BOZEMAN, Mont. — Memorial services are scheduled for a 21-year-old Marine killed in combat operations in Afghanistan.
The Department of Defense says Cpl. Nicholas K. Uzenski died Jan. 11 in Helmand province, southern Afghanistan.
A wake will be held Jan. 21 from 5 to 7 p.m. at Dahl Funeral Home in Bozeman. A memorial service will be held at 9 a.m. Jan. 22 at the Dahl Funeral Chapel, followed by burial at the Sunset Hills Cemetery with full military honors.
The wake and burial are both open to the public.
Family and friends are asking people to line Bozeman’s Highland Boulevard and Main Street with flags Friday as the casket is taken to the cemetery.
Uzenski’s family in Bozeman include his father, William T. Uzenski, his stepmother, two sisters and three half-brothers. His mother lives in Franklin, N.Y.
Mont. town stands still as Marine laid to rest
The Associated Press
BOZEMAN, Mont. — Family and friends of a 21-year-old Marine who was killed in Afghanistan gathered at his funeral Jan. 22 and spoke of his faith, his competitive nature and his smile.
The Department of Defense said Marine Cpl. Nicholas K. Uzenski died Jan. 11 during combat in the Helmand province of southern Afghanistan. His body was returned to Montana on Thursday.
“Compared to his smile alone, I have accomplished nothing,” said Uzenski’s father, William.
The Marine’s sister, Kaitlin, read his obituary aloud to the standing-room-only crowd at the funeral home in Bozeman, and photos of Uzenski as a little boy flashed above the casket one by one.
Bozeman Mayor Jeff Krauss described the Marines as the “tip of the spear.”
“We know that pride in the accomplishment will never replace the man we lost, but the pride of the city and state is all we can offer,” he said.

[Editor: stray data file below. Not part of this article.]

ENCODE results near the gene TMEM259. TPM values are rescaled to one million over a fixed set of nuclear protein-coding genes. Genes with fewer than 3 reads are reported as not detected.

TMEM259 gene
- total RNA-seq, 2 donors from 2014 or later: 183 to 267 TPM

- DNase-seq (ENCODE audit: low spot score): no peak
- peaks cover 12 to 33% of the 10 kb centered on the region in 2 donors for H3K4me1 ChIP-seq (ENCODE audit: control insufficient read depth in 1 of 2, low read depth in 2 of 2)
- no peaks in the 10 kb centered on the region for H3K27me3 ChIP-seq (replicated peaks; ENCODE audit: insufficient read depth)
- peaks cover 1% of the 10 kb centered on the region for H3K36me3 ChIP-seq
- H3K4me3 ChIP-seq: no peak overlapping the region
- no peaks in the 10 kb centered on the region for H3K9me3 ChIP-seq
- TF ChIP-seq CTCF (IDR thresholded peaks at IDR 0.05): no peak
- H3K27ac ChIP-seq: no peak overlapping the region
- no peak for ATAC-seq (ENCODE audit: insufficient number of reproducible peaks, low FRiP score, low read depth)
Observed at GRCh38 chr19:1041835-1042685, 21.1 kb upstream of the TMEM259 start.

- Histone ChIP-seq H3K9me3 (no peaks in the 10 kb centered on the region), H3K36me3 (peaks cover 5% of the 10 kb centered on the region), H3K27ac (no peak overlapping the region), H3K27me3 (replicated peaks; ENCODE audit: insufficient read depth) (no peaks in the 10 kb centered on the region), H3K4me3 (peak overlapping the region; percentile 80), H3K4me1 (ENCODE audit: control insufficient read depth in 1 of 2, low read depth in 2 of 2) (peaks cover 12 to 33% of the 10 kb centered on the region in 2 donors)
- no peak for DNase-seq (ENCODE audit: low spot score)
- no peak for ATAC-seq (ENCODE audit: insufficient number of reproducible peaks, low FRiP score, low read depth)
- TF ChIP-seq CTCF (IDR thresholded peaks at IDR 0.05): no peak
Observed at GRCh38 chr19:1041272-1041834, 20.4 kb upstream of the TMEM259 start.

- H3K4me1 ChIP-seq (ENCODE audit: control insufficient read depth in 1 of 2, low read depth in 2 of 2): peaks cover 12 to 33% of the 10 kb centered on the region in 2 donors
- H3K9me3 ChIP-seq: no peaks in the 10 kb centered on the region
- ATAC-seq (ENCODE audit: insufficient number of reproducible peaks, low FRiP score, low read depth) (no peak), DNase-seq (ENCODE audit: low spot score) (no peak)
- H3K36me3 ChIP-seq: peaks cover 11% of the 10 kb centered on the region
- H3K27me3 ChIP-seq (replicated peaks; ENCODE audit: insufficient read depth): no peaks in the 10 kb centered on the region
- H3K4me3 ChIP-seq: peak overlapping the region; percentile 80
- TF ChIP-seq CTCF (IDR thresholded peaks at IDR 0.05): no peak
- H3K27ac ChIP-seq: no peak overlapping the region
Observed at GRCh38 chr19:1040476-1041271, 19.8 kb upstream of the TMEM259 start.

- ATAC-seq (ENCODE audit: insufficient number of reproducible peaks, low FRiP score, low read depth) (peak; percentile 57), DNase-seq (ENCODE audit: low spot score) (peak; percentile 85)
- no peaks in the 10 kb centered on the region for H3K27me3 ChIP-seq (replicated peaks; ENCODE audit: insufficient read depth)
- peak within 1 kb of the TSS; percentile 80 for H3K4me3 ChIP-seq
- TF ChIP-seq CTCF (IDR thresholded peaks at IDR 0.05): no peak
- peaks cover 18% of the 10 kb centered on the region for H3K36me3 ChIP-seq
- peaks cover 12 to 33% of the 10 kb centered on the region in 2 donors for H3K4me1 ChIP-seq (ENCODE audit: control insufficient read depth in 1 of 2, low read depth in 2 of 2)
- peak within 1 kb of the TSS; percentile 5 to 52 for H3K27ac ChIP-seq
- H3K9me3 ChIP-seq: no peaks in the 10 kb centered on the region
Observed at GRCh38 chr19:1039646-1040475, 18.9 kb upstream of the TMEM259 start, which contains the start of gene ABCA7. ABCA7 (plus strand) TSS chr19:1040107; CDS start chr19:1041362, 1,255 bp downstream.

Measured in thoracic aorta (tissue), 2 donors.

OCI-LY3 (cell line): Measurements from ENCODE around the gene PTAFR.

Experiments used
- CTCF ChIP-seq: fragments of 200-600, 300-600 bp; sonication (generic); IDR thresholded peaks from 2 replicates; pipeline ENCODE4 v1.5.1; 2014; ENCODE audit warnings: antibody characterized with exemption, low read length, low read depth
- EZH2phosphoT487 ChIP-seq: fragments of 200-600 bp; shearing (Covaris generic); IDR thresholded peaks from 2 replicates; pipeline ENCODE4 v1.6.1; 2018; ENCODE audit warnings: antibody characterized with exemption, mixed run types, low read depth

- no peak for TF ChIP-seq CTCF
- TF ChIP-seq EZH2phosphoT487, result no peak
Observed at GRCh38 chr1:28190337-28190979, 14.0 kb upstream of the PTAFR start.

Hundreds of people holding American flags lined the streets between the funeral home and the cemetery, where the military offered a 21-gun salute and played taps near Uzenski’s grave.
Uzenski was assigned to the 3rd Reconnaissance Battalion, 3rd Marine Division, III Marine Expeditionary Force, Okinawa, Japan.
Smile was calling card for Uzenski
The Associated Press
Family and friends of Nicholas K. Uzenski say the 21-year-old Marine from Tomball, Texas, was known for his faith, his competitive nature and his grin.
“Compared to his smile alone, I have accomplished nothing,” Uzenski’s father, William, said at his son’s funeral in Bozeman, Mont., where some of his family lives.
The military said Uzenski died Jan. 11 during combat in Helmand province, Afghanistan, but it said it would not release details because he was on a sensitive reconnaissance mission. He was assigned to Camp Schwab, Japan, and had deployed to Afghanistan in November.
He graduated from Franklin Central High School in Franklin, N.Y., in 2006. Then he enlisted in the Marines two years ago and studied at the School of Infantry-West in California.
“He was a guy you naturally gravitated toward because you loved being around him,” said Maj. Jordan Walzer, who was Uzenski’s officer in charge in Afghanistan. “We will sorely miss our brother.”
He was scheduled to return home in June.
Survivors include his mother, who lives in New York, and as well as his stepmother; and two sisters and three half-brothers.